09 Sep


(A biblical reflection on the 23rd ORDINARY SUNDAY [YEAR A], 10 September 2017)


Gospel Reading: Matthew 18:15-20 

First Reading: Ezekiel 33:7-9; Psalms: Psalm 95:1-2,6-9; Second Reading: Romans 13:8-10 

The Scripture Text

“If your brother sins against you, go and tell him his fault, between you and him alone. If he listens to you, you have gained your brother. But if he does not listen, take one or two others along with you, that every word may be confirmed by the evidence of two or three witnesses. If he refuses to listen to them, tell it to the church; and if he refuses to listen even to the church, let him be to you as a Gentile and a tax collector. Truly, I say to you, whatever you bind on earth shall be bound in heaven, and whatever you loose on earth shall be loosed in heaven. Again I say to you, if two of you agree on earth about anything they ask, it will be done them by My Father in heaven. For where two or three are gathered in My name, there am I in the midst of them.” (Matthew 18:15-20 RSV)

We have never found the original manuscripts of the four Gospels, but some very old copies do exist. In our oldest copies of the Gospel according to Matthew, today’s reading is a little different from what we heard proclaimed in Church. In the sentence that talks about what to do if your brother commits some wrong against you, the words “against you” are not there. This indicates that someone other than the original author added these words. How and why did this happen?

Since printing presses and copying machines were not available in the first century, a scribe copied an important document by hand. He would sit down with a quill pen and a scroll of papyrus and copy the document letter by letter. Occasionally, the scribe would make a mistake and leave out a letter or phrase, but sometimes he tried to make a passage clearer by adding his own words. That’s what may have happened with today’s reading: a Christian scribe added the words “against you” to clarify what Jesus said.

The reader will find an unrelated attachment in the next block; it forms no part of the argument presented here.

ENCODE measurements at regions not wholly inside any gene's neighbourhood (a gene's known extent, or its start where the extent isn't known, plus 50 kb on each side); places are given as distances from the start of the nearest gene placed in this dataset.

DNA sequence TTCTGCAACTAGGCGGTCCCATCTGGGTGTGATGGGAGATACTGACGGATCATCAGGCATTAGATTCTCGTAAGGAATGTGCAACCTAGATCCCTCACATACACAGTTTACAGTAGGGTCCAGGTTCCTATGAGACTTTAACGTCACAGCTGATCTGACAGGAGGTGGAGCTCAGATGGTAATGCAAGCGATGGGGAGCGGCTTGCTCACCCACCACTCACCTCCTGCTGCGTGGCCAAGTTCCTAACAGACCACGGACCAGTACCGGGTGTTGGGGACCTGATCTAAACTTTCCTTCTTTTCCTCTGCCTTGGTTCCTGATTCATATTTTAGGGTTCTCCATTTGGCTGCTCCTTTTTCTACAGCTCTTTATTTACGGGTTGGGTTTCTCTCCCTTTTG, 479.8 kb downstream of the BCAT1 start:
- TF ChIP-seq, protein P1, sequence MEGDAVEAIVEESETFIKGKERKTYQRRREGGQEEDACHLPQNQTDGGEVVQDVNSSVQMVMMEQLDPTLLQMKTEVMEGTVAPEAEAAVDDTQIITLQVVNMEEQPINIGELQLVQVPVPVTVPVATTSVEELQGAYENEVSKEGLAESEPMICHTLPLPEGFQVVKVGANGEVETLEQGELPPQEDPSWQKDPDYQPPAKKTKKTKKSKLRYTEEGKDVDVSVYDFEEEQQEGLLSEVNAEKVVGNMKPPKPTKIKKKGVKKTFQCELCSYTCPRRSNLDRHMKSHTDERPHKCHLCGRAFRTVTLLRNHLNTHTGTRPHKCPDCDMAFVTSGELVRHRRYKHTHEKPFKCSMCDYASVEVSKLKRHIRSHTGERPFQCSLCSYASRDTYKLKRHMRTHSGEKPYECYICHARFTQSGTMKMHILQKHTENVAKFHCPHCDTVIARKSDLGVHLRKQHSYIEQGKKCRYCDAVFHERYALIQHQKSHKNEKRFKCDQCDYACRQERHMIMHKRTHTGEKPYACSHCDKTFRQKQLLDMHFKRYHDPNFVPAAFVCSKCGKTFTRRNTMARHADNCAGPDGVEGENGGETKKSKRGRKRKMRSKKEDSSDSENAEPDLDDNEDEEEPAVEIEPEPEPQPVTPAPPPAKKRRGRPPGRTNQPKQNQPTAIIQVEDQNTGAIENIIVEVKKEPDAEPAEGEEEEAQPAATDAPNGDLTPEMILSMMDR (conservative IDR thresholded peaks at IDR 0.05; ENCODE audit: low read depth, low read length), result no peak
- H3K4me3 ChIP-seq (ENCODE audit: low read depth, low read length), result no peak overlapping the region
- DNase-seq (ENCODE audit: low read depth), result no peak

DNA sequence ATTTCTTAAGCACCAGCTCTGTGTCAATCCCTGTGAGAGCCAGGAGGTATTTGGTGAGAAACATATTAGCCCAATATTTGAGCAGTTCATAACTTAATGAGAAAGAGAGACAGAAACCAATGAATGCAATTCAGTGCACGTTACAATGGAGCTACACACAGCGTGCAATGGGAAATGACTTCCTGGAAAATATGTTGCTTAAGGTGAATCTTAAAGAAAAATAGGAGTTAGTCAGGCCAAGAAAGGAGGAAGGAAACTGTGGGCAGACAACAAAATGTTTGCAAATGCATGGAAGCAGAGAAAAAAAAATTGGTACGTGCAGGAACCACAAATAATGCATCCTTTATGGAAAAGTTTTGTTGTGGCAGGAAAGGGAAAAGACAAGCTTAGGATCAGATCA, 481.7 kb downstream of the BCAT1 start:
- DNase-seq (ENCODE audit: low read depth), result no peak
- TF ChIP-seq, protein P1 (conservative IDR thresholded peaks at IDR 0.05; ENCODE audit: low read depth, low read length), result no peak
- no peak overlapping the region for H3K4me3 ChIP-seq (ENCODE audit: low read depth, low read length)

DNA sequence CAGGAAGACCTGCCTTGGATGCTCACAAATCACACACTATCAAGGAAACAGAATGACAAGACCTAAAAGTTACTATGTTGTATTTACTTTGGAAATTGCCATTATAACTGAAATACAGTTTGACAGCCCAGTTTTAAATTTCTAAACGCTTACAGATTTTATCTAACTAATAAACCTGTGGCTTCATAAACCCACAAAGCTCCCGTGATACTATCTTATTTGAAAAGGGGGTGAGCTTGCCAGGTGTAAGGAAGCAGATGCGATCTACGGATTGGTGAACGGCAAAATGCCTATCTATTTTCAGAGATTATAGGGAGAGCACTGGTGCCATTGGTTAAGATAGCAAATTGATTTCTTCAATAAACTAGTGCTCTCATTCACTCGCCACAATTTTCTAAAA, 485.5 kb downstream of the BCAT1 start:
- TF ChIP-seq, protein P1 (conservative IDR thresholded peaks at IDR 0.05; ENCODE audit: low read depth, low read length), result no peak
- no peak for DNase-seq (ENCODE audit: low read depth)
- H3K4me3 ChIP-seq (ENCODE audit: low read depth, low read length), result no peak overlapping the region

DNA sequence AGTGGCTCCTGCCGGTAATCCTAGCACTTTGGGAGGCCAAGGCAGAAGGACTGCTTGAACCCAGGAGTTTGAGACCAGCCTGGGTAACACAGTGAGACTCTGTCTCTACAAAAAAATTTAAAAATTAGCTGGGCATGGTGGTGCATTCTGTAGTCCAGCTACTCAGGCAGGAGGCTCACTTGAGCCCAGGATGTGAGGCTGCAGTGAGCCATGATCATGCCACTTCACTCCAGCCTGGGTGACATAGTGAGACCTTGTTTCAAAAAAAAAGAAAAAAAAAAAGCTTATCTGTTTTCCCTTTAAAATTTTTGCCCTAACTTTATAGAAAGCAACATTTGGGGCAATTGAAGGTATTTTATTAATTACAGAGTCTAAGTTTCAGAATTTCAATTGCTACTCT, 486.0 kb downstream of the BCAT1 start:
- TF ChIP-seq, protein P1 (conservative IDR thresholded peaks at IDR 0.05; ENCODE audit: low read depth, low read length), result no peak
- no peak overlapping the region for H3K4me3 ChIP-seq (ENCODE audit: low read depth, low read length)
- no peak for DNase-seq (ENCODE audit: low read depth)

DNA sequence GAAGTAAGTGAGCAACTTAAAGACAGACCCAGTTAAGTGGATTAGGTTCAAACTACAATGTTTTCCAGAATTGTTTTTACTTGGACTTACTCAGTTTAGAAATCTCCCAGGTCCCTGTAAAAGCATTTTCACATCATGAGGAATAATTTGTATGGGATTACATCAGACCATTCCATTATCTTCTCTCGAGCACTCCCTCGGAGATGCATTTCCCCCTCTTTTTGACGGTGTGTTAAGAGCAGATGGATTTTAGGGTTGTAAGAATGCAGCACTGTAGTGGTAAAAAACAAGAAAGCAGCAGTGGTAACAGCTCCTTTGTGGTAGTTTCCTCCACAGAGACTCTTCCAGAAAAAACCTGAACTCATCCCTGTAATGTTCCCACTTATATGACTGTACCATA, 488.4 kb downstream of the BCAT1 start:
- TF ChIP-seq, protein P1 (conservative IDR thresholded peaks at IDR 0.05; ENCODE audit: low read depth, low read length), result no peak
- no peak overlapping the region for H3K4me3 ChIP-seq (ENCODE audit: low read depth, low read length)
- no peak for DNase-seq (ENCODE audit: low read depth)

In today’s Gospel, Jesus outlines a three-point plan we should follow to lovingly correct a fellow Christian we observe doing something wrong. If, however, the guilty party still refuses to repent, Jesus tells us to treat that person like a Gentile or a tax collector.

A Gentile is anyone who is not Jewish. Many of the Jews did not associate with Gentiles, and some of the rabbis even taught that a Jew travelling through Gentile territory should shake the dirt from his sandals before stepping on Jewish soil so as not contaminate Jewish land.

Tax collectors were even worse than Gentiles. Because the Jews considered God their King, they thought their tax money should be used for the upkeep of God’s house (the Temple). Because the tax collector gave the tax money to the emperor, the Jews believed he was stealing from God. Therefore, the Jews had nothing to do with tax collectors. A Jew who touched a tax collector was ritually unclean and could not offer sacrifices in the Temple.

Treating an errant person like a Gentile or a tax collector is a last resort. The reading clearly stresses that we should give the sinner every opportunity to repent.

(Source: Jerome J. Sabatowich, Cycling Through the Gospels – Gospel Commentaries for Cycles A, B, and C, pages 90-91.)

Short Prayer: Lord Jesus, I pray for unity in my Christian communities where I am a member, my family, with my friends, and among all people. Make me an assertive person, Lord, and may the world know that we are Christians by our love for one another. Amen.

Jakarta, 8 September 2017 [Feast of the Birthday of the Blessed Virgin Mary] 

A Christian Pilgrim 

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Posted by on September 9, 2017 in BIBLICAL REFLECTIONS 2017


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